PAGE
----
Trespassing is a legal term that can refer to a wide variety of offenses against a person or against property. Trespassing as it relates to real estate law means entering onto land without consent of the landowner. There are both criminal and civil TRESPASS laws. Criminal trespass law is enforced by police, sheriffs, or park rangers. Civil trespass requires that the landowner initiate a private enforcement action in court to collect any damages for which the trespasser may be responsible, regardless of whether a crime has been committed. Traditionally, for either type of trespass, some level of intent is required. Thus, the trespasser must not simply unwittingly traverse another’s land but must knowingly go onto the property without permission. Knowledge may be inferred when the owner tells the trespasser not to go on the land, when the land is fenced, or when a “no trespassing” sign in posted. A trespasser would probably not be prosecuted if the land was open, the trespasser’s conduct did not substantially interfere with the owner’s use of the property, and the trespasser left immediately on request.
The landowner may indicate, verbally or in writing, permission to enter onto the land.
The existence of consent may be implied from the landowner’s conduct, from custom, or from the circumstances. Consent may be implied if these factors exist: the landowner was unavailable to give consent and immediate action is necessary to save a life or prevent a serious injury. Additionally, some states may extend this protection to animals.
A hunting license is not a license to trespass, but state laws treat hunters differently when it comes to trespassing. Some states have laws that specifically address trespassing while hunting, and others rely simply on the general trespassing statutes of the state. In about half of the states posting is not required to prevent trespassing; that is, it is against the law for hunters to trespass on private property without the landowner’s permission even if the land is not posted. Where posting is required, some states have laws specifying how to post land. In some states, trespass while in possession of a firearm is a FELONY punishable by IMPRISONMENT for up to five years and/or a fine up to $5,000. A few states have laws that address hunters trespassing to retrieve dogs or wounded animals. In most states, however, hunters may not retrieve dogs or wounded animals if they cannot legally hunt on that land.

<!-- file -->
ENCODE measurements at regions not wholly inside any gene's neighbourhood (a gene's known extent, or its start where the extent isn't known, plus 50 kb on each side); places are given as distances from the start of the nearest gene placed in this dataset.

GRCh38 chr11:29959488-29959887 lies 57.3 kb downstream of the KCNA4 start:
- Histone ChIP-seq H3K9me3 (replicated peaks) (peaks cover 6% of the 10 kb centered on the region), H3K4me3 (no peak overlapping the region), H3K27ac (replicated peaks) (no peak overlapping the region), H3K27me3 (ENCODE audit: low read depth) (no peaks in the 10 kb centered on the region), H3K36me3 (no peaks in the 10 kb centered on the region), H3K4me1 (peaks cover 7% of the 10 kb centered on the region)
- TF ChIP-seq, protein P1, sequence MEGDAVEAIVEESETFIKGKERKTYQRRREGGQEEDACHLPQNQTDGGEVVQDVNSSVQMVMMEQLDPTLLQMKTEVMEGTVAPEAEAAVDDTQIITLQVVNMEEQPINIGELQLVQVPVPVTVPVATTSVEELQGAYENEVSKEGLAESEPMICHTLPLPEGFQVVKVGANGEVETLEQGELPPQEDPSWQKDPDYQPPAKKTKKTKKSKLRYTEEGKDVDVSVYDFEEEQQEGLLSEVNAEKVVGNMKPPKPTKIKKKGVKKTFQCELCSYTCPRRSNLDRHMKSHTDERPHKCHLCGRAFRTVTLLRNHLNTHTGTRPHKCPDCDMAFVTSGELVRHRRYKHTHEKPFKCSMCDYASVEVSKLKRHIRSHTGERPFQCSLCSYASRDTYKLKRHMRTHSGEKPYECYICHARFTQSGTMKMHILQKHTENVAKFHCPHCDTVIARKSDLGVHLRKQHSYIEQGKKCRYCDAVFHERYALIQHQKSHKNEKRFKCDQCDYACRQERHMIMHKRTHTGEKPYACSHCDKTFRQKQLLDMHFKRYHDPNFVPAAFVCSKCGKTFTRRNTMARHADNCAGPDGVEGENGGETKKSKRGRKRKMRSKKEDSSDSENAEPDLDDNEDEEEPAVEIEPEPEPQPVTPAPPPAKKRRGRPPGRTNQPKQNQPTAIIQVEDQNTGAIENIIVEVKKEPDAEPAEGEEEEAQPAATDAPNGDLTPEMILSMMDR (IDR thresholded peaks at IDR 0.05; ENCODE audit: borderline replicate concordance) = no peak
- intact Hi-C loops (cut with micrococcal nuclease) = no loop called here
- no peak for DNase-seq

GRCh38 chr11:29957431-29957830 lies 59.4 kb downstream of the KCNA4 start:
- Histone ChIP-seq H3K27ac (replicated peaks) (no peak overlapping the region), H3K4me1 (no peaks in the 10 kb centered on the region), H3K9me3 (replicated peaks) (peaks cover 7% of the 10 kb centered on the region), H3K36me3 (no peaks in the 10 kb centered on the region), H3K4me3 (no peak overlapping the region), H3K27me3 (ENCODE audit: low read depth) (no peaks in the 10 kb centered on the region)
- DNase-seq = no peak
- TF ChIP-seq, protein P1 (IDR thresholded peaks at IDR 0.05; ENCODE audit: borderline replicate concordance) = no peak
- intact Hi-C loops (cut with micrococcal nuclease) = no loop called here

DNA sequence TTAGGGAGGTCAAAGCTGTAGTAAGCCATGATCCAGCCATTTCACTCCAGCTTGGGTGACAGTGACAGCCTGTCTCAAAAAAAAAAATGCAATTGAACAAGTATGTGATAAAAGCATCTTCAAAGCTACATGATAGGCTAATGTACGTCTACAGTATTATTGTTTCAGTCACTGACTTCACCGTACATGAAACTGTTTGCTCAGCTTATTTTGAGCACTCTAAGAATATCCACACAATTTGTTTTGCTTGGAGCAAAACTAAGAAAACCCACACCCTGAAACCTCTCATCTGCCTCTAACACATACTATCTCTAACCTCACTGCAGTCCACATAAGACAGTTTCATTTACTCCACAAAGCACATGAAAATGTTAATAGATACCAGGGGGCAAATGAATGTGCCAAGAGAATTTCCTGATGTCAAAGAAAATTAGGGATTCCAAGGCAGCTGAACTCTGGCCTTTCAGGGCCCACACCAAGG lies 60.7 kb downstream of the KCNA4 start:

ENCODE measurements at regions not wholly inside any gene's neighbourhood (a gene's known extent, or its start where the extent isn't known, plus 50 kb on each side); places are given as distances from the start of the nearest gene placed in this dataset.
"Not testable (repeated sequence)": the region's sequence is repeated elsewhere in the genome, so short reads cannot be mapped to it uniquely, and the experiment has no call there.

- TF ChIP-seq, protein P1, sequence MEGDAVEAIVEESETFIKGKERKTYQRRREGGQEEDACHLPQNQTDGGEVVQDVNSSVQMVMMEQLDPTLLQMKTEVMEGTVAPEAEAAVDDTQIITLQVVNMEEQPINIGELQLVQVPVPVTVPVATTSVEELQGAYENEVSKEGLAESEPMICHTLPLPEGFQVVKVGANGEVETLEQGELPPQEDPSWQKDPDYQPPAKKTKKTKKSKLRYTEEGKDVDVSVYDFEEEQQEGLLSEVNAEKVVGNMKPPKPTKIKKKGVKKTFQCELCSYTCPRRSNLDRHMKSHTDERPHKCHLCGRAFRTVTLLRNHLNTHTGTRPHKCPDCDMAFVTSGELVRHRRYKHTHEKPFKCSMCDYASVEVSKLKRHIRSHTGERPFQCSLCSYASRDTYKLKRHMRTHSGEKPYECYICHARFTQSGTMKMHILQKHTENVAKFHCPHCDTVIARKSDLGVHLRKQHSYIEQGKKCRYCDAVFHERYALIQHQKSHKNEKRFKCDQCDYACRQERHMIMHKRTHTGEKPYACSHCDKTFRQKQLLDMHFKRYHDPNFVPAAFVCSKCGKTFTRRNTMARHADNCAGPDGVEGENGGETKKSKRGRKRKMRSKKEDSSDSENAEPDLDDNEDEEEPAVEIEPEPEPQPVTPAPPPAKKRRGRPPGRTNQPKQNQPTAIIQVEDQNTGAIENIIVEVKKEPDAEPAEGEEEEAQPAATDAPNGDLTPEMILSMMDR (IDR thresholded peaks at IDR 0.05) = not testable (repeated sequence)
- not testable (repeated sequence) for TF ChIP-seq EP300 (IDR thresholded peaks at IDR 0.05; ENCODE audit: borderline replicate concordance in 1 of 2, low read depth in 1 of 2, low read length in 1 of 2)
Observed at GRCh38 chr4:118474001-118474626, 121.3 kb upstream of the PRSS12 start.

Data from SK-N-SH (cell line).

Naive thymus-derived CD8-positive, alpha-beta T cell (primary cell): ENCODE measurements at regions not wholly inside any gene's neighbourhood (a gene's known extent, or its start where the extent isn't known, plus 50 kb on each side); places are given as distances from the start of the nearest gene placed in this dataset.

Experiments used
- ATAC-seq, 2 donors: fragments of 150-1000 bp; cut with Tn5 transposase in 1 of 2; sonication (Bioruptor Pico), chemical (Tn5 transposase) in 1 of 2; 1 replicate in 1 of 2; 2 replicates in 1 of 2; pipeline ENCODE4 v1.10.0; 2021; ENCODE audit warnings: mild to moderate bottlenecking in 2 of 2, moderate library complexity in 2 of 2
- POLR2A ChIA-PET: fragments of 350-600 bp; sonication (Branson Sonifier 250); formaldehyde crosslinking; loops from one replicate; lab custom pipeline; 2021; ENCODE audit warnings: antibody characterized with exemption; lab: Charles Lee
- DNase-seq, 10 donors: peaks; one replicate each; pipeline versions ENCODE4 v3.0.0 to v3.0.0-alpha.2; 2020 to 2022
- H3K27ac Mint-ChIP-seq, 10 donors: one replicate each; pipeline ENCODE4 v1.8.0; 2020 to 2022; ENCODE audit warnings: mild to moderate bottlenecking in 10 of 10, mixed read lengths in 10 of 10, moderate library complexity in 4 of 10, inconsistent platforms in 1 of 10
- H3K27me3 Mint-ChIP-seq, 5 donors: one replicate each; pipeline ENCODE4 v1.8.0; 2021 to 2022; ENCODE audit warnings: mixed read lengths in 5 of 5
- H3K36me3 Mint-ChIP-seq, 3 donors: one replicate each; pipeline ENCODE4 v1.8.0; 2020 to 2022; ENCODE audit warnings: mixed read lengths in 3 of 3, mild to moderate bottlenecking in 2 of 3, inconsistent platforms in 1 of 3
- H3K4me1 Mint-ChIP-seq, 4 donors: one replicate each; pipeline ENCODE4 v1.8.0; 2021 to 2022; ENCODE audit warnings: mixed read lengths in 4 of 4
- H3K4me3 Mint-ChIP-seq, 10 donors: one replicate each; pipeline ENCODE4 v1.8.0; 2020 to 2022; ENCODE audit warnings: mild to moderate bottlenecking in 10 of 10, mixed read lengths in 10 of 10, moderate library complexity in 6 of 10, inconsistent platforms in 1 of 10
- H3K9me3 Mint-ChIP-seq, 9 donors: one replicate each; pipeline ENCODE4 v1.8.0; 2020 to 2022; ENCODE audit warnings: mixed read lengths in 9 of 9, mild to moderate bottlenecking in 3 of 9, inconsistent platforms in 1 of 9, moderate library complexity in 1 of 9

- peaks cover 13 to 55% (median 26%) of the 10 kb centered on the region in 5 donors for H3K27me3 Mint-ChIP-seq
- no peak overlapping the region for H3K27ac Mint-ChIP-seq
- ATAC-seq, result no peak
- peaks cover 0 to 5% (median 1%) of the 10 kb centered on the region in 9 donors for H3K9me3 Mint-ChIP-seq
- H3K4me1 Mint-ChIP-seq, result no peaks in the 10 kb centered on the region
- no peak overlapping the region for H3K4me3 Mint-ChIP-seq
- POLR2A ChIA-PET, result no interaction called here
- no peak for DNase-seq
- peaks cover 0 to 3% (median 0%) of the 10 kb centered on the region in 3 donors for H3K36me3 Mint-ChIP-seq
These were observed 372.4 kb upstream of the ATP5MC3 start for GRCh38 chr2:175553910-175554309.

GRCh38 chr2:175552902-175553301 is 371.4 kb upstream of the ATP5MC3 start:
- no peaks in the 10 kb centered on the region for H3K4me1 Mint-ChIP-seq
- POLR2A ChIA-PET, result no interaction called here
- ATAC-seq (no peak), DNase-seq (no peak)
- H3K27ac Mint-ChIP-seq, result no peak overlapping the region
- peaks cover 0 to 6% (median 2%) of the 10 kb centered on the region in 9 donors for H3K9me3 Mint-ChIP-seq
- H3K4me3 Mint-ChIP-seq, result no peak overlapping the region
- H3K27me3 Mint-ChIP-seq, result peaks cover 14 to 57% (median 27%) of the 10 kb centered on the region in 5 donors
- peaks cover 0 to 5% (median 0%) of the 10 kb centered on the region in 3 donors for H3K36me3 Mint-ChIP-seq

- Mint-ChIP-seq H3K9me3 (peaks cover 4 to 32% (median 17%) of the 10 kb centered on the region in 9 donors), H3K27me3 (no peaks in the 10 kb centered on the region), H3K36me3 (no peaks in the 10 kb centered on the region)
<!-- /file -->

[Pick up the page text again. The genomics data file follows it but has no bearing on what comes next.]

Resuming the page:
Sometimes a trespasser continues trespassing for such a long time, the law permits the trespasser to have the right to stay on the land. This right ranges from the right to live on the land to the right to pass across it to get somewhere else. If the piece of property in dispute has been used by someone other than the owner for a number of years, the doctrine of adverse possession may apply. State laws vary with respect to time requirements; however, typically, the possession by the non-owner needs to be open, notorious, and under a claim of right. In some states, the non-owner must also pay the property taxes on the occupied land. A permissive use of property eliminates the ability to claim adverse possession. One common form of trespassing is when a neighbor’s driveway or fence encroaches onto someone else’s land. Sometimes the owner will not want to make an issue of the encroachment—either because it seems to be a minor problem or because the neighbor is a friend. To avoid problems later, however, the owner should give the “trespasser” written permission to keep the ENCROACHMENT for as long as the owner continues to authorize it. If properly handled, this document will prevent the trespasser from acquiring a right to continue the encroachment and from passing along this right to future owners.
Trespass By Animals
In the old courts of England, the owner of livestock was held strictly liable for any damages to person or property done by the livestock straying onto the property of another. The mere fact that animals strayed and damaged crops, other livestock, or PERSONAL PROPERTY was sufficient to hold the owner liable for the injuries inflicted by cattle, sheep, goats, and horses. This strict liability position made sense in the confines of a small island such as England, but in the United States with herds of livestock wandering over vast expanses of land, a different process developed. The legislatures enacted statutes which provided that livestock were free to wander and that the owner was not responsible for damage inflicted by those livestock unless they entered land enclosed by a legal fence. These became known as open range laws. Subsequently, certain states reversed the open range laws and required the owners of livestock to fence in their livestock. This position was similar to the COMMON LAW position, only instead of strict liability, the livestock owner could be held liable only upon a showing that the livestock escaped due to the owner’s NEGLIGENCE.
All city, county, and state law enforcement officers are authorized to enforce the hunter trespass laws. In 40 states, wildlife officers from the state’s wildlife management agency are also authorized to enforce the trespassing laws. In 22 states posting is not required which means it is against the law for hunters to trespass on private property without the landowner’s permission even if the land is not posted. Where posting is required some states have laws specifying how to post land. Only a few states have statutes that specifically address hunters trespassing to retrieve dogs or wounded animals. In all other states hunters may not retrieve dogs or wounded animals if the hunter cannot legally hunt on that land.
OKLAHOMA: Signs are required at all entrances and all corners and at 200 yard intervals along property lines.
*This site is not intended for, nor was it created to provide any type of legal advice. If you have any questions about the law, contact an attorney.